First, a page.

Anticoagulation reversal, intensive blood pressure lowering, neurosurgery and access to critical care might all be beneficial in acute intracerebral hemorrhage (ICH). We combined and implemented these as the ‘ABC’ hyperacute care bundle and sought to determine whether the implementation was associated with lower case fatality.


The ABC bundle was implemented from 1 June 2015 to 31 May 2016. Key process targets were set and a registry captured consecutive patients. We compared 30‐day case fatality before, during and after bundle implementation with multivariable logistic regression and used mediation analysis to determine which care process measures mediated any association. Difference‐in‐difference analysis compared 30‐day case fatality with 32,295 patients with ICH from 214 other hospitals in England and Wales using Sentinel Stroke National Audit Programme data.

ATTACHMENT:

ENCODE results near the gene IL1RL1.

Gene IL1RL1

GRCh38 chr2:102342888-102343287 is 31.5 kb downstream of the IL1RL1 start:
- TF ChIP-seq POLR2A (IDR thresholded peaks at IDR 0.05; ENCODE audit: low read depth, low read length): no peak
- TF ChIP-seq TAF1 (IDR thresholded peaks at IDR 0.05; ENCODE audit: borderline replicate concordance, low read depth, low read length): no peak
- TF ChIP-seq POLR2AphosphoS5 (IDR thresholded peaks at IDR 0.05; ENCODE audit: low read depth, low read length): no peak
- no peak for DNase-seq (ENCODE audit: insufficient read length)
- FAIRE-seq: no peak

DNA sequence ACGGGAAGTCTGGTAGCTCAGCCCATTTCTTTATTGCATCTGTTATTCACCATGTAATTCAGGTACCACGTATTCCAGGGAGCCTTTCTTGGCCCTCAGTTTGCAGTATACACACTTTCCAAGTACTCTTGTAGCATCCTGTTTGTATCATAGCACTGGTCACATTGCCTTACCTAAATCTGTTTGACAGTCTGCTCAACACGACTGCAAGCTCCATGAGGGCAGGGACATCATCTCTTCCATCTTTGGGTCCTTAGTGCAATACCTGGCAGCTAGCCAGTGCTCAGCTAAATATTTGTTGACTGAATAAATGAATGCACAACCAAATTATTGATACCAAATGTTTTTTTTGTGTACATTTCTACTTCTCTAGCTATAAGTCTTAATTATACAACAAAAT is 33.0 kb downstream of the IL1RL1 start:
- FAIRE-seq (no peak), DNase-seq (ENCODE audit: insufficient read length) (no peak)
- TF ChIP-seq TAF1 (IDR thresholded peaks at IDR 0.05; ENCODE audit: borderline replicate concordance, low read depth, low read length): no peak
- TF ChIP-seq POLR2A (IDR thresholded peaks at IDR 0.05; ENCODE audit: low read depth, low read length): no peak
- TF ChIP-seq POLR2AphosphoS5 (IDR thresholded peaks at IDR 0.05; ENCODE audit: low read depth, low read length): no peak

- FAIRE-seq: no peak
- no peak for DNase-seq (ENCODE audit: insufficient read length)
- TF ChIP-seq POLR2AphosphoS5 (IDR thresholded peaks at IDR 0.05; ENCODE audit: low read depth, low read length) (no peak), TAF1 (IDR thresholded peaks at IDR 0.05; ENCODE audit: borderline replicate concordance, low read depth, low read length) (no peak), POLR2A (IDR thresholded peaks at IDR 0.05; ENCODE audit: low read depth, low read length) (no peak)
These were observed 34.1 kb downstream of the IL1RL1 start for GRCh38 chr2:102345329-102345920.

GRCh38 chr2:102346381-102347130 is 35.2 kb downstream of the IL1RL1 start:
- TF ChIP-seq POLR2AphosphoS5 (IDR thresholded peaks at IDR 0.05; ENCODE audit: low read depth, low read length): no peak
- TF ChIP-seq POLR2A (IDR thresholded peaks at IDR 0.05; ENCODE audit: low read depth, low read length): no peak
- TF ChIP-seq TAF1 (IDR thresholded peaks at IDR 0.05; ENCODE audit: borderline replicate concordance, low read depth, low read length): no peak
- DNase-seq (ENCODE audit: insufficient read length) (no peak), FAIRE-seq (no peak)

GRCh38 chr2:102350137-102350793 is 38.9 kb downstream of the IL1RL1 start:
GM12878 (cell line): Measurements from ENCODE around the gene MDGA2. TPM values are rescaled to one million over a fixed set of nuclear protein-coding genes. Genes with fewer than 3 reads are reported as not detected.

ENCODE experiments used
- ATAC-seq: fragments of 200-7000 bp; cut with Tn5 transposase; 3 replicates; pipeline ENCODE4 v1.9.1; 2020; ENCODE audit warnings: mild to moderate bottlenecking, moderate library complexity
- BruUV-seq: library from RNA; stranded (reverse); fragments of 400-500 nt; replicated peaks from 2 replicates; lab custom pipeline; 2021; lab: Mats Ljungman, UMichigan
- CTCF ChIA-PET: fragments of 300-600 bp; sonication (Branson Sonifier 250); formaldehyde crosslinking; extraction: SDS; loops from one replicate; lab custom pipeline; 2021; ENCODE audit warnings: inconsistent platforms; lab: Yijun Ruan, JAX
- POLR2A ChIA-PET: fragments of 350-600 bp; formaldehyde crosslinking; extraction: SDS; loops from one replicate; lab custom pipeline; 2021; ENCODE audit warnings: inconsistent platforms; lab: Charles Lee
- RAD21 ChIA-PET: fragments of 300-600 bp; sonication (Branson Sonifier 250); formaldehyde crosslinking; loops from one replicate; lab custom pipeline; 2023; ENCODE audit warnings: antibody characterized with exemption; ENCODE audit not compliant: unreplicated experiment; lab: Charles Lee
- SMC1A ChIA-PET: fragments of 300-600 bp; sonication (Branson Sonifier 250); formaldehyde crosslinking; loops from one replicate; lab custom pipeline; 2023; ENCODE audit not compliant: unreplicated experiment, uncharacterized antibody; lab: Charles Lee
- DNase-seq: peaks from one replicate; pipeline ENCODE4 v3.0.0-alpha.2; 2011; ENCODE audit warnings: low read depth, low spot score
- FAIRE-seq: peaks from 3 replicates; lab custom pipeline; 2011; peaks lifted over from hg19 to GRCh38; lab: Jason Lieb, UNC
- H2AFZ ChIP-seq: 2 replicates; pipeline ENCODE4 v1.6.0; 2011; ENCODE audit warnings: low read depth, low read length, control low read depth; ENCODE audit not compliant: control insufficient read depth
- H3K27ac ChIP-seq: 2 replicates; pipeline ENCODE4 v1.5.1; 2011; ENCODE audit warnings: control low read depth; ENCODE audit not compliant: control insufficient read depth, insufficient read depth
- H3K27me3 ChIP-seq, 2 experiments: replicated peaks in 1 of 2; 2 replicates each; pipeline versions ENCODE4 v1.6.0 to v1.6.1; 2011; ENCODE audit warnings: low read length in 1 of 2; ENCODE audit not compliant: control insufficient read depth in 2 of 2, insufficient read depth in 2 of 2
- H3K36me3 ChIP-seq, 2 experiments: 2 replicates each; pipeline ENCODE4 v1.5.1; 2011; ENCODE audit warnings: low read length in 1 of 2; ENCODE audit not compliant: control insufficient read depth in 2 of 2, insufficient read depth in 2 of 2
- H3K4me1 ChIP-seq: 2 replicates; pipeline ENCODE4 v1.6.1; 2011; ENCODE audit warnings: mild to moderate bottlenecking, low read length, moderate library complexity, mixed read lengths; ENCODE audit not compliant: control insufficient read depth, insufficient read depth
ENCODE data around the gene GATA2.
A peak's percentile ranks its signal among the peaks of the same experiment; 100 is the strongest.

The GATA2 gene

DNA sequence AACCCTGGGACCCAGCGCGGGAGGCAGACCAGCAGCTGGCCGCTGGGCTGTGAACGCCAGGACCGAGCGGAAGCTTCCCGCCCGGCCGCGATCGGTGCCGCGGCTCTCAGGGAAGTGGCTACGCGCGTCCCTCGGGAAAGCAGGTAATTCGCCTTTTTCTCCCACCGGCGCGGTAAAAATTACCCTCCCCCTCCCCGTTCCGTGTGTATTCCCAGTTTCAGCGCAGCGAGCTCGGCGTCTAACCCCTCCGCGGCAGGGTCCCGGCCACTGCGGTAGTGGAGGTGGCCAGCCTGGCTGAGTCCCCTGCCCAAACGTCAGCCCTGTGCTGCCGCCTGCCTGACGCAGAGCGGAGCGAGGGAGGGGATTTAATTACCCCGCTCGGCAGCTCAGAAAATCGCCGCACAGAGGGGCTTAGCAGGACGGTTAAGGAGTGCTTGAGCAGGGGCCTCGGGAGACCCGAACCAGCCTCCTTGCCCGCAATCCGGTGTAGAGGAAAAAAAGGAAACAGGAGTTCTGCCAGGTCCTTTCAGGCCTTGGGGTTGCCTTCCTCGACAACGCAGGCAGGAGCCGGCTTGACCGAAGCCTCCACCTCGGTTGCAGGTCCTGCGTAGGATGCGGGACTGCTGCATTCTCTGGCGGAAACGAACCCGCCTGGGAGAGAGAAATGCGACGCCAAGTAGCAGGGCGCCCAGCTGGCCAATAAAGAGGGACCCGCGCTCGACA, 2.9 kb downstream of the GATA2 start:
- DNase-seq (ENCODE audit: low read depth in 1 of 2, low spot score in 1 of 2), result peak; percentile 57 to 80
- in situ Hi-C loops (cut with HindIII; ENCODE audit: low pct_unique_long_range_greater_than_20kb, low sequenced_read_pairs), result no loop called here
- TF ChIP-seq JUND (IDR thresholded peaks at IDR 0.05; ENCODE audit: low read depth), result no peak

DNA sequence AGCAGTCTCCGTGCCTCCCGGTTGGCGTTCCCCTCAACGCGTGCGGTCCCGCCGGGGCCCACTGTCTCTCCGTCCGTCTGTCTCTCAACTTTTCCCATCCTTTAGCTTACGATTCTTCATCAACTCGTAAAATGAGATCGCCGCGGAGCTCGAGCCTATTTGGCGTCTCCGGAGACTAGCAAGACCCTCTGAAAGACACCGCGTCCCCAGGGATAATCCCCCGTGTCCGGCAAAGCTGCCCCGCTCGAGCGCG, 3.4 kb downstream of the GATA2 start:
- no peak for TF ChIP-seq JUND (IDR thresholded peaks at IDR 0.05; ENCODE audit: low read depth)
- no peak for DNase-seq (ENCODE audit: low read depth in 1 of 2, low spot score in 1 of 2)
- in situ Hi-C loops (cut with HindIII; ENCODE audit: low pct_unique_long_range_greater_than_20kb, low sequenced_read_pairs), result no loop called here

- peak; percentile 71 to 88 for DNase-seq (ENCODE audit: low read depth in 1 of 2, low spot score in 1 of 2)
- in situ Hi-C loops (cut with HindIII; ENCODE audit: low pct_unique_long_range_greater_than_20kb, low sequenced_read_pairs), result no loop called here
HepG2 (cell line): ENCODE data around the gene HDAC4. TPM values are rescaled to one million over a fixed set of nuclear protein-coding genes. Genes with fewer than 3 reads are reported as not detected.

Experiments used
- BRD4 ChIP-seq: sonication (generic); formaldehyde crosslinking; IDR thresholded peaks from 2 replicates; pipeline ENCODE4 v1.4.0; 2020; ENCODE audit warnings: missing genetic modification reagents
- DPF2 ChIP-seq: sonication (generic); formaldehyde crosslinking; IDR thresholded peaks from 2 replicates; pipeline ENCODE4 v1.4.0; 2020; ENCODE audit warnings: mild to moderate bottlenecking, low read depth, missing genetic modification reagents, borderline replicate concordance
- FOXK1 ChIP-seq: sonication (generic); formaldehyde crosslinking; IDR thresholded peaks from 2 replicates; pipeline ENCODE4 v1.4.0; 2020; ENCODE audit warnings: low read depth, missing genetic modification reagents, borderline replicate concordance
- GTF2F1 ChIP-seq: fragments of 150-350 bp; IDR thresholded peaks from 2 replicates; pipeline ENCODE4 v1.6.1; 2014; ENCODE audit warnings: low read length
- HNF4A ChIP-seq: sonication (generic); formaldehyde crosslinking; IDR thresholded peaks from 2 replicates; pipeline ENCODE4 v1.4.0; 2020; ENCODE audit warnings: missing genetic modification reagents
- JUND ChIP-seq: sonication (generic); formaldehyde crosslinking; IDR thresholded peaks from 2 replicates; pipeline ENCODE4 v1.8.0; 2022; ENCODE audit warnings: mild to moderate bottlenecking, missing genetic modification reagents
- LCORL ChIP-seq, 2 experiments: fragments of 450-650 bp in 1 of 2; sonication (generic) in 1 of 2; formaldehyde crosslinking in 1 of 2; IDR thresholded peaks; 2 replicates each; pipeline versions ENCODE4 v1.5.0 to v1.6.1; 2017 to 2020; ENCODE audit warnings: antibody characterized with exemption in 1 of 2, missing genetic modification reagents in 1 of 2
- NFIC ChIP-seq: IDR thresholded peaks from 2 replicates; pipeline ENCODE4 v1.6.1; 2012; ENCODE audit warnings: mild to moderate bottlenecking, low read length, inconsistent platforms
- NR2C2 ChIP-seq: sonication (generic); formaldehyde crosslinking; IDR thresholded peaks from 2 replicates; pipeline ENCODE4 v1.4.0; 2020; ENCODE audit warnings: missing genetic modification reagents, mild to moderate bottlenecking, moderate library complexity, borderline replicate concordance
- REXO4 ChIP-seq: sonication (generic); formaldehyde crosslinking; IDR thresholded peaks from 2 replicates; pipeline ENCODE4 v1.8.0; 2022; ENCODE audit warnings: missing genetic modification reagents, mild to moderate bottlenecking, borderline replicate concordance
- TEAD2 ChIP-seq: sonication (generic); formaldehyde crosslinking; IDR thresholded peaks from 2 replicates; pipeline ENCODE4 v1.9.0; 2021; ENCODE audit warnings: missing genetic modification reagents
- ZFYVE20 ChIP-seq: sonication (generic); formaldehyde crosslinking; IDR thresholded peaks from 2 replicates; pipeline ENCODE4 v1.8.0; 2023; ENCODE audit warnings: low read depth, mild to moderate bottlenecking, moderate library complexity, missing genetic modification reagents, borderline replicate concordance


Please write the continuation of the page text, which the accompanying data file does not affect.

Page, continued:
973 ICH patients were admitted in the study period. Compared to before implementation, the adjusted odds of death by 30 days were lower in the implementation period (odds ratio [OR] 0·62; 95% confidence interval [CI] 0·38 to 0·97; p=0·03) and this was sustained after implementation (OR 0·40; 95%CI: 0·24 to 0·61; p<0·0001). Implementation of the bundle was associated with a 10·8 pp (95%CI ‐17·9 to ‐3·7; p=0·003) reduction in 30‐day case fatality in difference‐in‐difference analysis. The total effect of the care bundle was mediated by a reduction in do‐not‐resuscitate orders within 24 h (52·8%) and increased admission to critical care (11·1%).


Implementation of the ABC care bundle was significantly associated with lower 30‐day case fatality after ICH.

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